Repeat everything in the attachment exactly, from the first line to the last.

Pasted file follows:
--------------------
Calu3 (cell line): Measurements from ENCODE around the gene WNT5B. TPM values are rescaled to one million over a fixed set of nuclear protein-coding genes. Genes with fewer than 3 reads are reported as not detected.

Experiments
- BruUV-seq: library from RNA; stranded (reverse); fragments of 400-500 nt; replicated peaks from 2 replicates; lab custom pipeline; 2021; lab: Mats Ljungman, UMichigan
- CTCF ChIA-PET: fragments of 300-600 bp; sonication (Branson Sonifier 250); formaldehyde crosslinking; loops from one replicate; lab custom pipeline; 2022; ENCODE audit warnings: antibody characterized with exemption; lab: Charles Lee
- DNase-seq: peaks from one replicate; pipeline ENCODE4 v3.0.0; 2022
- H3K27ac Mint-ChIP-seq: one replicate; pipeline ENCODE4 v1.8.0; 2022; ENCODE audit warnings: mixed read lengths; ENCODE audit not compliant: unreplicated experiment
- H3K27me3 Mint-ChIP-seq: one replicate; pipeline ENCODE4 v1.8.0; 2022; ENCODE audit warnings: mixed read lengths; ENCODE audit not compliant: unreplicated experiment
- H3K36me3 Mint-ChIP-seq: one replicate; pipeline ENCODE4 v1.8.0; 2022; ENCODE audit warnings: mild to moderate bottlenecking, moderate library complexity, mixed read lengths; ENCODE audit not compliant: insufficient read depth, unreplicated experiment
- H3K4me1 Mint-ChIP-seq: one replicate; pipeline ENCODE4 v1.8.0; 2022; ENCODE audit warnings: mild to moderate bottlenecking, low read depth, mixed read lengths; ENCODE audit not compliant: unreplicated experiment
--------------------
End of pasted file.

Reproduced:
Calu3 (cell line): Measurements from ENCODE around the gene WNT5B. TPM values are rescaled to one million over a fixed set of nuclear protein-coding genes. Genes with fewer than 3 reads are reported as not detected.

Experiments
- BruUV-seq: library from RNA; stranded (reverse); fragments of 400-500 nt; replicated peaks from 2 replicates; lab custom pipeline; 2021; lab: Mats Ljungman, UMichigan
- CTCF ChIA-PET: fragments of 300-600 bp; sonication (Branson Sonifier 250); formaldehyde crosslinking; loops from one replicate; lab custom pipeline; 2022; ENCODE audit warnings: antibody characterized with exemption; lab: Charles Lee
- DNase-seq: peaks from one replicate; pipeline ENCODE4 v3.0.0; 2022
- H3K27ac Mint-ChIP-seq: one replicate; pipeline ENCODE4 v1.8.0; 2022; ENCODE audit warnings: mixed read lengths; ENCODE audit not compliant: unreplicated experiment
- H3K27me3 Mint-ChIP-seq: one replicate; pipeline ENCODE4 v1.8.0; 2022; ENCODE audit warnings: mixed read lengths; ENCODE audit not compliant: unreplicated experiment
- H3K36me3 Mint-ChIP-seq: one replicate; pipeline ENCODE4 v1.8.0; 2022; ENCODE audit warnings: mild to moderate bottlenecking, moderate library complexity, mixed read lengths; ENCODE audit not compliant: insufficient read depth, unreplicated experiment
- H3K4me1 Mint-ChIP-seq: one replicate; pipeline ENCODE4 v1.8.0; 2022; ENCODE audit warnings: mild to moderate bottlenecking, low read depth, mixed read lengths; ENCODE audit not compliant: unreplicated experiment